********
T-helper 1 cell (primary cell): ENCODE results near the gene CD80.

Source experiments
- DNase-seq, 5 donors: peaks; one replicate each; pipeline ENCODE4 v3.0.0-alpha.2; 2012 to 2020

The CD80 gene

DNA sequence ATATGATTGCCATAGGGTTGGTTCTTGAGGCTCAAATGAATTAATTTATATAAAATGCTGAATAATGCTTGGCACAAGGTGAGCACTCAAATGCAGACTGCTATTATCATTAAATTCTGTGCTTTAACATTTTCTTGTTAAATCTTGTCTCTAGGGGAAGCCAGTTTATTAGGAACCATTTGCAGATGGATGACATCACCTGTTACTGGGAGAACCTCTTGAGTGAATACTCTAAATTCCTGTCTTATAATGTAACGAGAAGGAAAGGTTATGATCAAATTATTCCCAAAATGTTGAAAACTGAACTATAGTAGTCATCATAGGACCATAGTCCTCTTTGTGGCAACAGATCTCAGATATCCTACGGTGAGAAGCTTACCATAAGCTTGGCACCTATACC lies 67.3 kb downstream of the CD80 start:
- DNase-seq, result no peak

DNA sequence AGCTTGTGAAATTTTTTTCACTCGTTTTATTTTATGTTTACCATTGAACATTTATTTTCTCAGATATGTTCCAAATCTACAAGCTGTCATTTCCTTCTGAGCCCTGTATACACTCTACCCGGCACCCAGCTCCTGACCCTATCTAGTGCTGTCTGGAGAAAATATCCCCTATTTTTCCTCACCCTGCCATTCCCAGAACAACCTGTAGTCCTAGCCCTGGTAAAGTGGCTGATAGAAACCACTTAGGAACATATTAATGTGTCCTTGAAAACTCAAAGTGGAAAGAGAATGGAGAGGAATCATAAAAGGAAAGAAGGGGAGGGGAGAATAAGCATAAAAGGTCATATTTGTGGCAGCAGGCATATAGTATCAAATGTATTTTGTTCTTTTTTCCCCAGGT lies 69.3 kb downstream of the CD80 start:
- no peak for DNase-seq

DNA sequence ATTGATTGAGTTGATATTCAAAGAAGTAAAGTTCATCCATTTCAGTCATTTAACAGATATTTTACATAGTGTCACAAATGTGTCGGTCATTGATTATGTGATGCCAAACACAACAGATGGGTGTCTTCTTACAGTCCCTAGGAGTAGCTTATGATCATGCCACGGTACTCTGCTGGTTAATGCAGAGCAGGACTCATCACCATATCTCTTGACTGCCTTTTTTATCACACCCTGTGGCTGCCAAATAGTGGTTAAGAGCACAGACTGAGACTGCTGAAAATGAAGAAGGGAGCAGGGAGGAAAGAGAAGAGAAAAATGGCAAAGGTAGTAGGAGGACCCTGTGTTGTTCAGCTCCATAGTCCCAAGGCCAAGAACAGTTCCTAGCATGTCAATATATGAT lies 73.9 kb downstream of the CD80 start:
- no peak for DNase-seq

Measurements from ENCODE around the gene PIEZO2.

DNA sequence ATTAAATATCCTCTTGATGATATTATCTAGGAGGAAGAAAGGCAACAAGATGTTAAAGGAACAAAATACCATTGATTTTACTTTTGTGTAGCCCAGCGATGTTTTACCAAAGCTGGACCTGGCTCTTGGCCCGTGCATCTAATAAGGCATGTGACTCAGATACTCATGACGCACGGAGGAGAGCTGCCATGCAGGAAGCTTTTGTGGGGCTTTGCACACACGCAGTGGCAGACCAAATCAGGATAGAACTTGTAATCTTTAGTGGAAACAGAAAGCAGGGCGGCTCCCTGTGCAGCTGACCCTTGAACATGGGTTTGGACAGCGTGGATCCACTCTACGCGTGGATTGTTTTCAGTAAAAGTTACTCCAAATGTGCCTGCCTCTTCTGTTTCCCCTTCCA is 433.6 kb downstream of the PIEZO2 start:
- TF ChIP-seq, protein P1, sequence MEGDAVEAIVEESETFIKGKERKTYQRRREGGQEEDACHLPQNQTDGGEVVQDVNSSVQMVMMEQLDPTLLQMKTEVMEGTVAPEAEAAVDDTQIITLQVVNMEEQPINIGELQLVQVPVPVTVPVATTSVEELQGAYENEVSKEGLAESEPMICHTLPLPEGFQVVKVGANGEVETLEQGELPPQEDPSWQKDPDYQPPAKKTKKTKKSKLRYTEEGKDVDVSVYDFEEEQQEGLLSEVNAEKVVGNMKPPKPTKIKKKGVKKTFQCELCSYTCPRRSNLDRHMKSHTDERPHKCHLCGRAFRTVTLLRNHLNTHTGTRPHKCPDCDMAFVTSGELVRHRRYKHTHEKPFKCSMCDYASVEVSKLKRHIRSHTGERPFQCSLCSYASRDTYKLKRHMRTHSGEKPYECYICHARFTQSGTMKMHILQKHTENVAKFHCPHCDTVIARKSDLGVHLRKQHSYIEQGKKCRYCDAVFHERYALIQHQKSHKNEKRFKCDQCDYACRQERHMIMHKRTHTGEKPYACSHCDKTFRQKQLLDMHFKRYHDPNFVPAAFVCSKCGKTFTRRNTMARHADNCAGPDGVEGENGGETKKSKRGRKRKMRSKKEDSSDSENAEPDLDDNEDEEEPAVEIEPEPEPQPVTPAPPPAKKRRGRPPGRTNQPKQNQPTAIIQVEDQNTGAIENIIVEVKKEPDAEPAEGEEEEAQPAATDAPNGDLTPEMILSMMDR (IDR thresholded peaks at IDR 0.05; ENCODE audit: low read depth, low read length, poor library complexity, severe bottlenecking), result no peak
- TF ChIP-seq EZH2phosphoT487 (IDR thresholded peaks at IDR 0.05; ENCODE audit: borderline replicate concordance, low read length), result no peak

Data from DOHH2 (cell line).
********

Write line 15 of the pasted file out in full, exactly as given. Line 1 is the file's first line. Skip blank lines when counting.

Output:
Data from DOHH2 (cell line).